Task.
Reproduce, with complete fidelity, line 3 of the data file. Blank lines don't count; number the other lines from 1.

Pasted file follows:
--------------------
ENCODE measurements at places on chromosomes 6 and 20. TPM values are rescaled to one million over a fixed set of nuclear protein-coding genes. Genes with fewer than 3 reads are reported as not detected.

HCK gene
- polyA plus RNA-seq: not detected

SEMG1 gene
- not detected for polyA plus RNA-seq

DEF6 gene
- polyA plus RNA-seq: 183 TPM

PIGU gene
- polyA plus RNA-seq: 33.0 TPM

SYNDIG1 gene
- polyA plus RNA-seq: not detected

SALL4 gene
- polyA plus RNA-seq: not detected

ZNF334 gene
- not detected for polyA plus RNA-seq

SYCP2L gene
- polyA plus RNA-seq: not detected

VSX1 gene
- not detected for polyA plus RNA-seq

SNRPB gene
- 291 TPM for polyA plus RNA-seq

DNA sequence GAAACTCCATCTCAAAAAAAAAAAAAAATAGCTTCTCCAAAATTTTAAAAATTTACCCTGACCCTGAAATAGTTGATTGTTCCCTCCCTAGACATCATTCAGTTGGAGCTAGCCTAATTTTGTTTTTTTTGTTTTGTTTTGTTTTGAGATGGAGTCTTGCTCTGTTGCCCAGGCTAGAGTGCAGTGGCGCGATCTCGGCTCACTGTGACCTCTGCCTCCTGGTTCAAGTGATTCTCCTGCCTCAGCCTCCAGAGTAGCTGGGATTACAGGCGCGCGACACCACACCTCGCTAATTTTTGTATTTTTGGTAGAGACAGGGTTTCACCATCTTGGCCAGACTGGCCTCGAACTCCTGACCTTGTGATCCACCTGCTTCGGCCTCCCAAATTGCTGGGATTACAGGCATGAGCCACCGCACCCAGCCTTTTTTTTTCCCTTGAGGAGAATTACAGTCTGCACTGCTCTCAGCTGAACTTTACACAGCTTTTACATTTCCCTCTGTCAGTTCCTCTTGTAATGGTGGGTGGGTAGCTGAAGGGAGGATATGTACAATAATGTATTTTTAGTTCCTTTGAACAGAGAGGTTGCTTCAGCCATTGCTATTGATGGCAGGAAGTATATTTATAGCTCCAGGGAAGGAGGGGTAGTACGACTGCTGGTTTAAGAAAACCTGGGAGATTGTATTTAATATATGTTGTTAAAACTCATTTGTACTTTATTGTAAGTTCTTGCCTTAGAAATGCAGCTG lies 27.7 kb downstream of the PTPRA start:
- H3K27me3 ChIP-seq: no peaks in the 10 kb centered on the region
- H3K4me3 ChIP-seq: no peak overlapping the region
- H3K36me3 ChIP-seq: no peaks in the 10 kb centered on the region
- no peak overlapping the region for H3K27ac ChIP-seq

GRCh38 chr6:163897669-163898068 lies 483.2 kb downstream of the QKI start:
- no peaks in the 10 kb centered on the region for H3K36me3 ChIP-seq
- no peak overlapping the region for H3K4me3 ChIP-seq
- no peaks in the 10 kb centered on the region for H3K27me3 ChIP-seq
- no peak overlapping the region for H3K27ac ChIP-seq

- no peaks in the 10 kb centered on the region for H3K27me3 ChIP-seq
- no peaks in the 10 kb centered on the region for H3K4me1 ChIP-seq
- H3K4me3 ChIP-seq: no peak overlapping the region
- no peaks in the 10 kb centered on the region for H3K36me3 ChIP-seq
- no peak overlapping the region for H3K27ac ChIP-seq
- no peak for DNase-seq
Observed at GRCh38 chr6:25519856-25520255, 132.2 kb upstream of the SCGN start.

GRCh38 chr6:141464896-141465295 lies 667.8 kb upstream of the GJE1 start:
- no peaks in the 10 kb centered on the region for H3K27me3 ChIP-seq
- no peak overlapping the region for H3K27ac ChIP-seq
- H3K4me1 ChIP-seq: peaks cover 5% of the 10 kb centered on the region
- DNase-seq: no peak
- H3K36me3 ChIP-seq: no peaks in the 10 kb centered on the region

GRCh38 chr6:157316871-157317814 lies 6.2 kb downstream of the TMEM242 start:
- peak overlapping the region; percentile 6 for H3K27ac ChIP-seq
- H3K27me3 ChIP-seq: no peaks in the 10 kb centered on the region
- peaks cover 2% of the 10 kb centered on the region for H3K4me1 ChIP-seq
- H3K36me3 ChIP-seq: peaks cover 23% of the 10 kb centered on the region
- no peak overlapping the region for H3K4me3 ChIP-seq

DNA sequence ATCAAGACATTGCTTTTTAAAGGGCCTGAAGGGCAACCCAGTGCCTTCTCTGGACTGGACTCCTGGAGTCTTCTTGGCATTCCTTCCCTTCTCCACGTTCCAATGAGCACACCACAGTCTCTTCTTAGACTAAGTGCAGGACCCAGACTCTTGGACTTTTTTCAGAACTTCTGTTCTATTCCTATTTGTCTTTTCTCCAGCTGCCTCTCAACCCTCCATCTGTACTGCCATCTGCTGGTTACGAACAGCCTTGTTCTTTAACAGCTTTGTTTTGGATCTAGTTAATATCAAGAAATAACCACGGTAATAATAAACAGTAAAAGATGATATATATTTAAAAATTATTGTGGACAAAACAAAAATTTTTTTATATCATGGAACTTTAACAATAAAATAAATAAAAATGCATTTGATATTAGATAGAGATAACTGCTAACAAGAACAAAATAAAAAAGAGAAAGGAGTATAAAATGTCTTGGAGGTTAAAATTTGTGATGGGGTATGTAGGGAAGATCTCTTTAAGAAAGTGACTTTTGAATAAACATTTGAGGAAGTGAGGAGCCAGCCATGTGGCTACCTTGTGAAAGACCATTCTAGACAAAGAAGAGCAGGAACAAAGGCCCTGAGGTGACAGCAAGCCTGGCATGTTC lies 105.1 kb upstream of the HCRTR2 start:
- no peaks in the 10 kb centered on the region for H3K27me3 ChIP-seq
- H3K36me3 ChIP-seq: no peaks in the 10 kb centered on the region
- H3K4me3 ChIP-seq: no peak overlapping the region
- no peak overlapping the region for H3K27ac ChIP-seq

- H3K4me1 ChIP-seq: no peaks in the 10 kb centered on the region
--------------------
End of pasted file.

- polyA plus RNA-seq: not detected